The 2013 conference, titled Sacra Liturgia, explored questions of liturgical art, architecture, music, the ars celebrandi, the importance of ritual in human psychology, truly pastoral liturgy, the place of the older liturgical rites in the New Evangelization, liturgical formation, liturgical law, the role of the diocesan bishop in respect of the liturgy, and more.
“The Sacred Liturgy is not a hobby for specialists. It is central to all our endeavors as disciples of Jesus Christ. This profound reality cannot be over emphasized. We must recognize the primacy of grace in our Christian life and work, and we must respect the reality that in this life the optimal encounter with Christ is in the Sacred Liturgy,” explained Bishop Dominique Rey of Fréjus-Toulon, France, in his opening remarks at the conference.
More than 300 delegates from over 30 countries took part in the event to hear presentations given by 20 leading liturgists, cardinals, bishops and other scholars. Among the experts invited were Cardinals Burke and Ranjith, Archbishop Alexander Sample, Bishops Mark Aillet and Peter Elliott, Abbot Christopher Zielinski, Father U.M. Lang, Don Nicola Bux and Professor Tracey Rowland.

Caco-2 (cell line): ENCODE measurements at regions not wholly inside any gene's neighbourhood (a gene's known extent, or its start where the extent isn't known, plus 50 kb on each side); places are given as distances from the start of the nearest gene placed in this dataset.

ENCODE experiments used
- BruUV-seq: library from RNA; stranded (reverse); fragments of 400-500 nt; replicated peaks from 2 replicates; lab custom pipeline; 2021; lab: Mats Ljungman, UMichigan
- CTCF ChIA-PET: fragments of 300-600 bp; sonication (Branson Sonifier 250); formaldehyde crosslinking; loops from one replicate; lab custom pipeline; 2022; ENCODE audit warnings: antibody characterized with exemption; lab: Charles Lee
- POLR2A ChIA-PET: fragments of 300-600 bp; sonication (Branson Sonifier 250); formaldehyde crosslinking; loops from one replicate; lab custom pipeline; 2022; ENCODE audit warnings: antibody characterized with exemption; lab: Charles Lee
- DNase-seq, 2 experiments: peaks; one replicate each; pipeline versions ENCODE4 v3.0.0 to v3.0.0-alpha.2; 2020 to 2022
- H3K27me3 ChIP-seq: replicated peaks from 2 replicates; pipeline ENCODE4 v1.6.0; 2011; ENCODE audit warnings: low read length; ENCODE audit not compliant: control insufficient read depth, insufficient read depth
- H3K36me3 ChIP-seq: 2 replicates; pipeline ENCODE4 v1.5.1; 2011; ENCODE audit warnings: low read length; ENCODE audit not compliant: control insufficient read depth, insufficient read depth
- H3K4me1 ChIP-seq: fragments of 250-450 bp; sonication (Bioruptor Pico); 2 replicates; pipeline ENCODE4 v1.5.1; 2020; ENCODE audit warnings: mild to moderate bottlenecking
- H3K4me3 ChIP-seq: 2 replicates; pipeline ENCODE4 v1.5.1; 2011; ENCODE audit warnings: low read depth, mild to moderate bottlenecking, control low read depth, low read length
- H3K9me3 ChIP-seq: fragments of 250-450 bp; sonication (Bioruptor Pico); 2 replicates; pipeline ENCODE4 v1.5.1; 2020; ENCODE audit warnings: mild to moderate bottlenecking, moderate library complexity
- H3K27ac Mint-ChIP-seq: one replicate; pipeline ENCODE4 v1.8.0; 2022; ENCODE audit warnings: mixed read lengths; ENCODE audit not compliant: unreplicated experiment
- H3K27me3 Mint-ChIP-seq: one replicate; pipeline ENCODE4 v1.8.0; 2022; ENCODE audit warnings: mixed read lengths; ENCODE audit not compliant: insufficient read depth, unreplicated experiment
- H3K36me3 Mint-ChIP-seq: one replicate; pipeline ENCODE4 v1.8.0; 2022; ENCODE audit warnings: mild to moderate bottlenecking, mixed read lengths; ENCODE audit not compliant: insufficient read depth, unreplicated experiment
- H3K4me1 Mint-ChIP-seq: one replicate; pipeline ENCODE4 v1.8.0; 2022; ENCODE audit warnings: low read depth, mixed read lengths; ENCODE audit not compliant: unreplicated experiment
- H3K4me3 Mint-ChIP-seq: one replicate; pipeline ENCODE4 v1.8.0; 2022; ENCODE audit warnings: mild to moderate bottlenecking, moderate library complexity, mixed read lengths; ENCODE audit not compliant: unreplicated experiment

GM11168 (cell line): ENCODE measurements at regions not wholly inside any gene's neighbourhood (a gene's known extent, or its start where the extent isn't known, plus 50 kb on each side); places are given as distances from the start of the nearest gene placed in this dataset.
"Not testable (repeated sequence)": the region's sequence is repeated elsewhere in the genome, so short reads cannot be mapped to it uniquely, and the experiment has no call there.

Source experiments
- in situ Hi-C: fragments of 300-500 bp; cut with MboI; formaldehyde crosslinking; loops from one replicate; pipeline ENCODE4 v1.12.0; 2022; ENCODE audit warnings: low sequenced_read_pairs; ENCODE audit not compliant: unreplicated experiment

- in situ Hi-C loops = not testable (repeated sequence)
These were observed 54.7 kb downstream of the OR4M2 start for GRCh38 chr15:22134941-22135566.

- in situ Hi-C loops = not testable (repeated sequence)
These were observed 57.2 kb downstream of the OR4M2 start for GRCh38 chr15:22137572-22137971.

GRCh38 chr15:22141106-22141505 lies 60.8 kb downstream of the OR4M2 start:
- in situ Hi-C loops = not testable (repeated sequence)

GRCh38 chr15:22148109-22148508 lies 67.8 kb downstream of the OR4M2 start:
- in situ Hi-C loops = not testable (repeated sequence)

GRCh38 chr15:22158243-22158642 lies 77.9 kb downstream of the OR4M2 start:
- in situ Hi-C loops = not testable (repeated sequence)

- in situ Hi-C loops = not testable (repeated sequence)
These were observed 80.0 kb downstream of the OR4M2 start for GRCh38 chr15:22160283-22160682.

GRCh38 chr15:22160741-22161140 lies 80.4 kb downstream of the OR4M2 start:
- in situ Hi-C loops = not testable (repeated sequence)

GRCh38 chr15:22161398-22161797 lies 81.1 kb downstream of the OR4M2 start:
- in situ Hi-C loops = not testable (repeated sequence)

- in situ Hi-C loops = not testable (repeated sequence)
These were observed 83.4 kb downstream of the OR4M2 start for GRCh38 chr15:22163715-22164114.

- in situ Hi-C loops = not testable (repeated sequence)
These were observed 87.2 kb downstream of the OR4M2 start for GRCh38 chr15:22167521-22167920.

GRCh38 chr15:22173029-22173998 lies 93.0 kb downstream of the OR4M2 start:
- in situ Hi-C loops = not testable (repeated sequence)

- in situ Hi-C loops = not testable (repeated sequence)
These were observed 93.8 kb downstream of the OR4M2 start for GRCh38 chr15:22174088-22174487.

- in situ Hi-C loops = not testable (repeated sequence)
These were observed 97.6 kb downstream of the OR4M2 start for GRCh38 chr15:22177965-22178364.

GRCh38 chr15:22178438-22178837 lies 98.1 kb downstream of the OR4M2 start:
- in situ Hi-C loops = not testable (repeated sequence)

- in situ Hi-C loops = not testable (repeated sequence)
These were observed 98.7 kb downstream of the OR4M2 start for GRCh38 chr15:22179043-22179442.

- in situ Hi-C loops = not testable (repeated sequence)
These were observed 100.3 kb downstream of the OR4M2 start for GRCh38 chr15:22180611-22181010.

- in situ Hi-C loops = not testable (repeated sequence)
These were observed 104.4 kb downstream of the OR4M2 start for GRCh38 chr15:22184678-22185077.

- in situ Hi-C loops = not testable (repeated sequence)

“The New Evangelization must be founded on the faithful and fruitful celebration of the Sacred Liturgy as given to us by the Church in her tradition – Western and Eastern,” Bishop Rey said.
Editing the book is Dom Alcuin Reid, a monk of the Monastère Saint-Benoît in Fréjus-Toulon, France. He has lectured and has published extensively on the Liturgy, including The Organic Development of the Liturgy with a preface by Joseph Cardinal Ratzinger, and The Ceremonies of the Roman Rite Described.
Sacred Liturgy: The Source and Summit of the Life and Mission of the Church, which is the fruit the 2013 conference, is a resource in ongoing liturgical formation for clergy, religious and laity. It makes a significant contribution to the renewal promoted in the Pontificate of Benedict XVI: a renewal which embraces the riches of liturgical tradition as valuable treasures, seeks to read the Second Vatican Council according to a hermeneutic of continuity, not rupture, and is in no doubt that, as Joseph Cardinal Ratzinger once wrote, “the true celebration of the Sacred Liturgy as the center of any renewal of the Church.”